The late David Leitch recalled his first meeting with the 30 year old Bryan : "When I first met Bryan, assigned to work with me one frantic Saturday morning in 1964 on a hectic last-minute Sunday Times news story, he made a lousy impression. Surely to God this dandified bugger can't be the new photographer I thought, disappointed that my regular partner, Kelvin Brodie, was unavailable. For Bryan looked more Jermyn Street than Fleet Street. The man's hair was too exquisitely cut, his white trench coat improbably immaculate, as if delivered seconds before from central casting wrapped in cellophane And such aesthetic matters apart, where the hell were his bloody cameras."

Their first assignment together involved Sir Jamshid bin Abdullah Al Said, the last reigning Sultan of Zanzibar who was deposed in the 1964 Zanzibar Revolution. David recalled : "I was writing an investigative story, the speciality of the house at the Times in those days, involving the Sultan of Zanzibar, recently deposed after a coup. This ex potentate had just touched down in London seeking asylum, escorted or more exactly surrounded by a colourful retinue worthy of Heile Selassie. We needed a picture of one of these courtiers in particular, the ex-prime minister, ideally without him or any of the other newsmen around knowing. All this I explained to Bryan as best I could, before fighting my way through to extract a few words from the royal casualty of history.

Later in the bar ( there always was a later, thank God, and also a bar) I made the error of assuming that Bryan had failed to get my drift, since I'd seen no sign of him shooting the guy in question, or anyone for that matter. 'You'll have to try and knock him up in his hotel room', I indicated. 'Don't worry,' Bryan said, in the tone of Ahazuerus tipping the beggar maid a tenner, 'It's all taken care of.' And so it was, as always. By the end of the day, when I'd seen his pictures on page one of the first edition and, more, worked out how he'd shot them from beneath that beautiful coat, I'd added to my journalistic experience and acquired another photojournalist partner."

In 1967 Bryan recalled : "I went to Scotland with Kosygin, the Russian Prime Minister which was a bit of an experience with the KGB and also, accompanied Nixon and a number of British Prime Ministers. I always got on well with Sir Alec Douglas-Home. Unlike most politicians he was a gentleman, and Jim Callaghan was fine once he trusted you".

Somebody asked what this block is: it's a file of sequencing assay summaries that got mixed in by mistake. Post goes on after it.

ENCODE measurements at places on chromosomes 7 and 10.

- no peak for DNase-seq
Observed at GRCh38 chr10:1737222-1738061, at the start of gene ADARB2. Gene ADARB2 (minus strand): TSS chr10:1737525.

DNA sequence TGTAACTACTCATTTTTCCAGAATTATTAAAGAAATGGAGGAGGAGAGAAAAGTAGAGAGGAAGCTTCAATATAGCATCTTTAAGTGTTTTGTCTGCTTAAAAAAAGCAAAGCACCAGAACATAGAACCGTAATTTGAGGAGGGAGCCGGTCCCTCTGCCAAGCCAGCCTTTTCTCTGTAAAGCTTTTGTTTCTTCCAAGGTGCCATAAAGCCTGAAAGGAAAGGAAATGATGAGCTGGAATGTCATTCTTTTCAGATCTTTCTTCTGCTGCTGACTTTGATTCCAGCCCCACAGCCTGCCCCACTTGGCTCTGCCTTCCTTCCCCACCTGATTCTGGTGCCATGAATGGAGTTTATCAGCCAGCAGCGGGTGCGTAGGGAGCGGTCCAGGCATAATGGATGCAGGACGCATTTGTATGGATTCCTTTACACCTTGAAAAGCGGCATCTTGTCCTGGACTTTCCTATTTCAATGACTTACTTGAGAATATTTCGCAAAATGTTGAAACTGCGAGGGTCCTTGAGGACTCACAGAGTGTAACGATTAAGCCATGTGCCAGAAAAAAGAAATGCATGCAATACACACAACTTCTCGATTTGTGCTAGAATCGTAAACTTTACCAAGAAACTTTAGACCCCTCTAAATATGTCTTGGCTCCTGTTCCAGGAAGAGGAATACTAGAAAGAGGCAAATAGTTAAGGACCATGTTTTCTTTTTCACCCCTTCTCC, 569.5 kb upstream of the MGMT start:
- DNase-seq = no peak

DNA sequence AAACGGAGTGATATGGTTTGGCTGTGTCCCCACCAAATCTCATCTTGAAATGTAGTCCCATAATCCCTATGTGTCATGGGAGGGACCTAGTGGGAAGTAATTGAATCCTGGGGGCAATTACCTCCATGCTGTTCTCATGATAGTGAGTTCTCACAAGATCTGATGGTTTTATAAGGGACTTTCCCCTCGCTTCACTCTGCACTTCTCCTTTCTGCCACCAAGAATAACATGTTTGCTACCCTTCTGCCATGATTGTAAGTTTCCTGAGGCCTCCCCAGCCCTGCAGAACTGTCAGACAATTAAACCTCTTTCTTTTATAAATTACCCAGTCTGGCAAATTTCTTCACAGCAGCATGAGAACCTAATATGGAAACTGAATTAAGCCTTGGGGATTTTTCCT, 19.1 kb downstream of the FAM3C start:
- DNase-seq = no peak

In addition to his black and white chronicle of war, Bryan also became, in his opinion, somewhat unintentionally, renowned for his 1960s celebrity portraits. He said : "I certainly photographed a lot of people in that time, many famous faces of the period such as Peter O’Toole and Cecil Beaton. When I photographed somebody, it was always wonderful if they gave back, sometimes they were very difficult, but it was always a one-to-one situation and you had to try to pick up on how they felt."  In fact, Bryan could have added Mick Jagger, Tennessee Williams, Moshe Dyan, Nureyev, David Hockney, Lauren Bacall, Helen Mirren, Aretha Franklin and Ann Margaret.

Cal McCrystal commented on his portraiture : 'Wharton's genius is in drawing out his subject's hidden humours or repressed moods and recording them before the carapace snaps shut again. So far as I am aware, none of his subjects berated him for such intimate exposure. Many joined his formidable string of friends'. This was clearly demonstrated in his portrait of the comedian Max Wall.

Philip Oakes Sunday Times columnist said : "He helped to create situations which crystalised time and character and he photographed them briskly, wittily and entirely without the bullshit that too often attends image making. Working with him was serious fun. His pictures show it." During that time together they "met hustlers and millionaires and tragedy queens and actors and authors and zoologists and beauties and a fair number of beasts. Wharton had the Three Degrees dancing on a table top; the poet Ogden Nash (not the most jovial of men) actually grinning and John Aspinall, gambler and naturalist, wrestling with a Siberian tiger."

By the early seventies the golden age of Sunday Times pioneering photo journalism was over. It changed course, looking for stories on crime, middle class living and fashion. Harold Evans left the paper in 1981 and Bryan abandoned it, after 19 years in 1983 and tried his hand as a video cameraman, travelling to Rome, Monaco, California and remoter places in the hope of establishing a fresh career. However, this and a spell illustrating books, including 'Jane Asher's Fancy Dress' in 1983, brought him neither fulfilment nor much financial reward and filming in Monte Carlo, he severed an Achilles tendon while disembarking from a luxury yacht and was again incapacitated for more than a year. It was a far cry from his adrenaline-packed days in the thick of war and alcohol-fueled days in the thick of celebrities.

In 1992, at the age of 58, he enjoyed a revival of interest when he put on an exhibition in London. When Cal McCrystal met him he noted : 'His hair has gone from black to silver, and the extravagant sideburns and Zapata moustache have disappeared. Yet from his cravat to his Chelsea boots, Wharton remains the quintessential Swinging Sixties man.''His exhibits overwhelm one with nostalgia for the days when newspaper and magazine photography was an exuberant, high expense- account adventure.'